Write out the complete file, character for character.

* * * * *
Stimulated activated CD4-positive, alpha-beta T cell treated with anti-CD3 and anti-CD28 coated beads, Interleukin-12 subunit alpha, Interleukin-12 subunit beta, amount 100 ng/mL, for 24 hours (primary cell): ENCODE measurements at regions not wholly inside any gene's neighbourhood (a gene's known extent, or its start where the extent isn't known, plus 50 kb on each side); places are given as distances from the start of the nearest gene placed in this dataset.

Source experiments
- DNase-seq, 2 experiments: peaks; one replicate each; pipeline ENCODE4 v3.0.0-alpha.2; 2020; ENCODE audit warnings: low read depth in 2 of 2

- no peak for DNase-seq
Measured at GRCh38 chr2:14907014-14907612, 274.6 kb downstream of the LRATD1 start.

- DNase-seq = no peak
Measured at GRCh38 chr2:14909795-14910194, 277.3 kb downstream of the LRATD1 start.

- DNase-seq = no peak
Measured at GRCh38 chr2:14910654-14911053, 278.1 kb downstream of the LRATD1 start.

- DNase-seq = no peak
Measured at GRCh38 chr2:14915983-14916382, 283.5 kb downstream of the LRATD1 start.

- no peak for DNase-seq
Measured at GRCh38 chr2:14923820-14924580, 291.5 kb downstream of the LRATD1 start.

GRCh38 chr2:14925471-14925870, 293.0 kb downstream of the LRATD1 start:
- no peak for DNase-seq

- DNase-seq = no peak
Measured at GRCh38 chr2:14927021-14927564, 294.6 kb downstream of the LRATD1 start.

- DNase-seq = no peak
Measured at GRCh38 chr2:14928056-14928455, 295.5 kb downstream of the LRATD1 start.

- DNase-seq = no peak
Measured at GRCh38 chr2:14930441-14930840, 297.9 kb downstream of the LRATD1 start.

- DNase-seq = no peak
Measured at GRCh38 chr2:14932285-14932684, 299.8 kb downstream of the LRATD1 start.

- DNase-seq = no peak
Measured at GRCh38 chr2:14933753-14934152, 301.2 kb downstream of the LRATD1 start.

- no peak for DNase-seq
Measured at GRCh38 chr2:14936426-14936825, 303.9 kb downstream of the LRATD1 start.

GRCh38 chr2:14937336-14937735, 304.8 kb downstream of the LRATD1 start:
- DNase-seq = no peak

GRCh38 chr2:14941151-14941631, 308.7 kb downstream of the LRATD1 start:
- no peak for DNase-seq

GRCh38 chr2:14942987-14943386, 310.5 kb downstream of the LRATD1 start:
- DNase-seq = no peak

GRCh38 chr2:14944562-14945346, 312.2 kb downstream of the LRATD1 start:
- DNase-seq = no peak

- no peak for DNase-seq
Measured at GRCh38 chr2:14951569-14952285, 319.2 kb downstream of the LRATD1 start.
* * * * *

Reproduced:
Stimulated activated CD4-positive, alpha-beta T cell treated with anti-CD3 and anti-CD28 coated beads, Interleukin-12 subunit alpha, Interleukin-12 subunit beta, amount 100 ng/mL, for 24 hours (primary cell): ENCODE measurements at regions not wholly inside any gene's neighbourhood (a gene's known extent, or its start where the extent isn't known, plus 50 kb on each side); places are given as distances from the start of the nearest gene placed in this dataset.

Source experiments
- DNase-seq, 2 experiments: peaks; one replicate each; pipeline ENCODE4 v3.0.0-alpha.2; 2020; ENCODE audit warnings: low read depth in 2 of 2

- no peak for DNase-seq
Measured at GRCh38 chr2:14907014-14907612, 274.6 kb downstream of the LRATD1 start.

- DNase-seq = no peak
Measured at GRCh38 chr2:14909795-14910194, 277.3 kb downstream of the LRATD1 start.

- DNase-seq = no peak
Measured at GRCh38 chr2:14910654-14911053, 278.1 kb downstream of the LRATD1 start.

- DNase-seq = no peak
Measured at GRCh38 chr2:14915983-14916382, 283.5 kb downstream of the LRATD1 start.

- no peak for DNase-seq
Measured at GRCh38 chr2:14923820-14924580, 291.5 kb downstream of the LRATD1 start.

GRCh38 chr2:14925471-14925870, 293.0 kb downstream of the LRATD1 start:
- no peak for DNase-seq

- DNase-seq = no peak
Measured at GRCh38 chr2:14927021-14927564, 294.6 kb downstream of the LRATD1 start.

- DNase-seq = no peak
Measured at GRCh38 chr2:14928056-14928455, 295.5 kb downstream of the LRATD1 start.

- DNase-seq = no peak
Measured at GRCh38 chr2:14930441-14930840, 297.9 kb downstream of the LRATD1 start.

- DNase-seq = no peak
Measured at GRCh38 chr2:14932285-14932684, 299.8 kb downstream of the LRATD1 start.

- DNase-seq = no peak
Measured at GRCh38 chr2:14933753-14934152, 301.2 kb downstream of the LRATD1 start.

- no peak for DNase-seq
Measured at GRCh38 chr2:14936426-14936825, 303.9 kb downstream of the LRATD1 start.

GRCh38 chr2:14937336-14937735, 304.8 kb downstream of the LRATD1 start:
- DNase-seq = no peak

GRCh38 chr2:14941151-14941631, 308.7 kb downstream of the LRATD1 start:
- no peak for DNase-seq

GRCh38 chr2:14942987-14943386, 310.5 kb downstream of the LRATD1 start:
- DNase-seq = no peak

GRCh38 chr2:14944562-14945346, 312.2 kb downstream of the LRATD1 start:
- DNase-seq = no peak

- no peak for DNase-seq
Measured at GRCh38 chr2:14951569-14952285, 319.2 kb downstream of the LRATD1 start.